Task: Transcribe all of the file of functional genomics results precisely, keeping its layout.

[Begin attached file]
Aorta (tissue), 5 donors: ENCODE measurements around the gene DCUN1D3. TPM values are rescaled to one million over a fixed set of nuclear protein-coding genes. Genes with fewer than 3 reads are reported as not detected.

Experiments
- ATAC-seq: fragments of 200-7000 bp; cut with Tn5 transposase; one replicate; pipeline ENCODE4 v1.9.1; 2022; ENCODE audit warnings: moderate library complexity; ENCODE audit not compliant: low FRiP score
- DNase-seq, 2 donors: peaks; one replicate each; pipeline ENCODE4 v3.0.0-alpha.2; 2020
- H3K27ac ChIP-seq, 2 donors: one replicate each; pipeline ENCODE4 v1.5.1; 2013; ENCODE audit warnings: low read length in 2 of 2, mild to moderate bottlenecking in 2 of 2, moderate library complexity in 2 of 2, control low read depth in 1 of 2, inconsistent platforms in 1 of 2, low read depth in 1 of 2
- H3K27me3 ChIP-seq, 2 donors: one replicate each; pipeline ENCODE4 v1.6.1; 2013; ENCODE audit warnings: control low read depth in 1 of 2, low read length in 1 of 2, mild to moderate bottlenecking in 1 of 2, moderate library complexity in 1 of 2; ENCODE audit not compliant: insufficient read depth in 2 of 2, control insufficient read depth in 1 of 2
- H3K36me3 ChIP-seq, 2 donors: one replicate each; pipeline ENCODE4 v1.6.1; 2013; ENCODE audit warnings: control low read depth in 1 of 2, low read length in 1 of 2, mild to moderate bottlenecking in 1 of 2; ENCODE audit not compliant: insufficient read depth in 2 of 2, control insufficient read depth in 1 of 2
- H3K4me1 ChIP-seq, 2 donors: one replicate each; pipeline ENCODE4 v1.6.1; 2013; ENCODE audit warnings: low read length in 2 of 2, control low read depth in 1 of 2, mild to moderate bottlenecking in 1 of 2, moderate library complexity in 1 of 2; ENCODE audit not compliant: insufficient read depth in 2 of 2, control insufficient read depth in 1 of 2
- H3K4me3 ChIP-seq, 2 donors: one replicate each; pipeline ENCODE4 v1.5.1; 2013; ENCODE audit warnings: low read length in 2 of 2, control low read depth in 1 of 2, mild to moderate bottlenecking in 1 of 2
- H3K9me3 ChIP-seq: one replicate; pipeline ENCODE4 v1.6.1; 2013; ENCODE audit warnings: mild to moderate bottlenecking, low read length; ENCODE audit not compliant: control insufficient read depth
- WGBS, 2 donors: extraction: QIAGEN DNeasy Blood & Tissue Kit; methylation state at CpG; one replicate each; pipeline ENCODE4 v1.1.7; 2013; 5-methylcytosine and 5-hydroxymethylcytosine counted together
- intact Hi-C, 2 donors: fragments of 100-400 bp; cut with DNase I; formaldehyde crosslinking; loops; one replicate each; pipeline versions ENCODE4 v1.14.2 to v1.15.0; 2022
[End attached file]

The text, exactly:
Aorta (tissue), 5 donors: ENCODE measurements around the gene DCUN1D3. TPM values are rescaled to one million over a fixed set of nuclear protein-coding genes. Genes with fewer than 3 reads are reported as not detected.

Experiments
- ATAC-seq: fragments of 200-7000 bp; cut with Tn5 transposase; one replicate; pipeline ENCODE4 v1.9.1; 2022; ENCODE audit warnings: moderate library complexity; ENCODE audit not compliant: low FRiP score
- DNase-seq, 2 donors: peaks; one replicate each; pipeline ENCODE4 v3.0.0-alpha.2; 2020
- H3K27ac ChIP-seq, 2 donors: one replicate each; pipeline ENCODE4 v1.5.1; 2013; ENCODE audit warnings: low read length in 2 of 2, mild to moderate bottlenecking in 2 of 2, moderate library complexity in 2 of 2, control low read depth in 1 of 2, inconsistent platforms in 1 of 2, low read depth in 1 of 2
- H3K27me3 ChIP-seq, 2 donors: one replicate each; pipeline ENCODE4 v1.6.1; 2013; ENCODE audit warnings: control low read depth in 1 of 2, low read length in 1 of 2, mild to moderate bottlenecking in 1 of 2, moderate library complexity in 1 of 2; ENCODE audit not compliant: insufficient read depth in 2 of 2, control insufficient read depth in 1 of 2
- H3K36me3 ChIP-seq, 2 donors: one replicate each; pipeline ENCODE4 v1.6.1; 2013; ENCODE audit warnings: control low read depth in 1 of 2, low read length in 1 of 2, mild to moderate bottlenecking in 1 of 2; ENCODE audit not compliant: insufficient read depth in 2 of 2, control insufficient read depth in 1 of 2
- H3K4me1 ChIP-seq, 2 donors: one replicate each; pipeline ENCODE4 v1.6.1; 2013; ENCODE audit warnings: low read length in 2 of 2, control low read depth in 1 of 2, mild to moderate bottlenecking in 1 of 2, moderate library complexity in 1 of 2; ENCODE audit not compliant: insufficient read depth in 2 of 2, control insufficient read depth in 1 of 2
- H3K4me3 ChIP-seq, 2 donors: one replicate each; pipeline ENCODE4 v1.5.1; 2013; ENCODE audit warnings: low read length in 2 of 2, control low read depth in 1 of 2, mild to moderate bottlenecking in 1 of 2
- H3K9me3 ChIP-seq: one replicate; pipeline ENCODE4 v1.6.1; 2013; ENCODE audit warnings: mild to moderate bottlenecking, low read length; ENCODE audit not compliant: control insufficient read depth
- WGBS, 2 donors: extraction: QIAGEN DNeasy Blood & Tissue Kit; methylation state at CpG; one replicate each; pipeline ENCODE4 v1.1.7; 2013; 5-methylcytosine and 5-hydroxymethylcytosine counted together
- intact Hi-C, 2 donors: fragments of 100-400 bp; cut with DNase I; formaldehyde crosslinking; loops; one replicate each; pipeline versions ENCODE4 v1.14.2 to v1.15.0; 2022